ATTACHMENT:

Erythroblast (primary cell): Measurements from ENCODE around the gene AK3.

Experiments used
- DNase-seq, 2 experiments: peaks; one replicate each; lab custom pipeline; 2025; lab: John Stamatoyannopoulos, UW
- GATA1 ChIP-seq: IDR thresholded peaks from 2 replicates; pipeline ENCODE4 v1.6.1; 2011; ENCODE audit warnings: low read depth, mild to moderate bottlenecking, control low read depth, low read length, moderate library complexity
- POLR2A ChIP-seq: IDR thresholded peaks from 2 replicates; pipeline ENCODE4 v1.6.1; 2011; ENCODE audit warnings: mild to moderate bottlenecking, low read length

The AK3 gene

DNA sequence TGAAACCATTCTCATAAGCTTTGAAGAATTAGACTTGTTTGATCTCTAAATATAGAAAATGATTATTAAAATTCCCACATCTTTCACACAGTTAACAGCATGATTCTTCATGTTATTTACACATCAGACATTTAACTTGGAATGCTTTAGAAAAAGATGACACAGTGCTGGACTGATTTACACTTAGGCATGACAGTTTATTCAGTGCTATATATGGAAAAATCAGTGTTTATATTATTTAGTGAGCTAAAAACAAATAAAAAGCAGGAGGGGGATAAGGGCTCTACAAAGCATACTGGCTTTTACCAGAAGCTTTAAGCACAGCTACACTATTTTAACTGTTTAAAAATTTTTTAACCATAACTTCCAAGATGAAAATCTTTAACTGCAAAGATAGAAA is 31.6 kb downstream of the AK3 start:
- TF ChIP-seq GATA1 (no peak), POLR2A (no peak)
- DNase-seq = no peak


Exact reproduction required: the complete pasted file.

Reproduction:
Erythroblast (primary cell): Measurements from ENCODE around the gene AK3.

Experiments used
- DNase-seq, 2 experiments: peaks; one replicate each; lab custom pipeline; 2025; lab: John Stamatoyannopoulos, UW
- GATA1 ChIP-seq: IDR thresholded peaks from 2 replicates; pipeline ENCODE4 v1.6.1; 2011; ENCODE audit warnings: low read depth, mild to moderate bottlenecking, control low read depth, low read length, moderate library complexity
- POLR2A ChIP-seq: IDR thresholded peaks from 2 replicates; pipeline ENCODE4 v1.6.1; 2011; ENCODE audit warnings: mild to moderate bottlenecking, low read length

The AK3 gene

DNA sequence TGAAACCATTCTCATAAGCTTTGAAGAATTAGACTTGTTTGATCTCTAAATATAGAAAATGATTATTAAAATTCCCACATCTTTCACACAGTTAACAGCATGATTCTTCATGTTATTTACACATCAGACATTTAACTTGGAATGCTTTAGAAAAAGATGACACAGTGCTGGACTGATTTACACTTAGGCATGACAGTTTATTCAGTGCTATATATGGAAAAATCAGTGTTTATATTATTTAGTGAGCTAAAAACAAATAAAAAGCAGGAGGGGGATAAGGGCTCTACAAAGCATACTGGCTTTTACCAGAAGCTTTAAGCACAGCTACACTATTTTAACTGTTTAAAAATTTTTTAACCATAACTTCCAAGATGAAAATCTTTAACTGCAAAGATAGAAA is 31.6 kb downstream of the AK3 start:
- TF ChIP-seq GATA1 (no peak), POLR2A (no peak)
- DNase-seq = no peak